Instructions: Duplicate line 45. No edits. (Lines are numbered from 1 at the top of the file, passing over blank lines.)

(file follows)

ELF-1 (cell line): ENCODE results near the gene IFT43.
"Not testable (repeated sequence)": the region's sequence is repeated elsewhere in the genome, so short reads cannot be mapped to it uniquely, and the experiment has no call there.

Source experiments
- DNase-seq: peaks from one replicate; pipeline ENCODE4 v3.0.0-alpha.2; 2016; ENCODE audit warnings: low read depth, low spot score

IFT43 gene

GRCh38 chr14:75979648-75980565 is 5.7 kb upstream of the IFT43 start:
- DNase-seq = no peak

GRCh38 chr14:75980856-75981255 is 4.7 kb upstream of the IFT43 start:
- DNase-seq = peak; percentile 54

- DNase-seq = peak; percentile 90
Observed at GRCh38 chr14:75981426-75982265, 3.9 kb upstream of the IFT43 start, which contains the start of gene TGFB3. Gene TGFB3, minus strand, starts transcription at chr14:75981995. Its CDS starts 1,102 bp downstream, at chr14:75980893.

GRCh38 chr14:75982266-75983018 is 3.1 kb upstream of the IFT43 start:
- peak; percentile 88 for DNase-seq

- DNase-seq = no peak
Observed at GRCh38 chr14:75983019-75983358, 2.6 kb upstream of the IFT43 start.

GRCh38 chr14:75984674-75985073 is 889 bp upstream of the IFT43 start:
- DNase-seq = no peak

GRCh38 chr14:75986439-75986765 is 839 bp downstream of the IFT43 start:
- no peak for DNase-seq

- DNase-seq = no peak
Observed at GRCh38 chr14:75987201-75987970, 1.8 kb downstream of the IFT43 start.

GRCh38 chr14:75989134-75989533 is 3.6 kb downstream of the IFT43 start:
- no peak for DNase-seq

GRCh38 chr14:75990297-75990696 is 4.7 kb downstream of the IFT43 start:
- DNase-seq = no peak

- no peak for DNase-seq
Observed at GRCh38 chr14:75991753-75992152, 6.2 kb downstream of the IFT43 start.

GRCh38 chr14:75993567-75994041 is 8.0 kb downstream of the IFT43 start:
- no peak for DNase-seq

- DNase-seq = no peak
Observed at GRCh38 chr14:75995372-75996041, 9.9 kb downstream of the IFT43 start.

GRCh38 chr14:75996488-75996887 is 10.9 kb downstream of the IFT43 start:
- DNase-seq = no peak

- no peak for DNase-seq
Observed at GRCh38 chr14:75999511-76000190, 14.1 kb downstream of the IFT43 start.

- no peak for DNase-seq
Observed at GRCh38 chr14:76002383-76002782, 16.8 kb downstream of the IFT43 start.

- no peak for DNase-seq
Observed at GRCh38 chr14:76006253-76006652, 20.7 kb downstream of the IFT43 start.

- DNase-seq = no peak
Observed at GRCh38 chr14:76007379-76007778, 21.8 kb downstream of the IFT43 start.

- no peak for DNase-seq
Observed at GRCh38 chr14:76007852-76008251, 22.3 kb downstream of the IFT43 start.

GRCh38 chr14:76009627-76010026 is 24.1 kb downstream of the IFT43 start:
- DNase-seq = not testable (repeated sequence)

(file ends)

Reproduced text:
- DNase-seq = not testable (repeated sequence)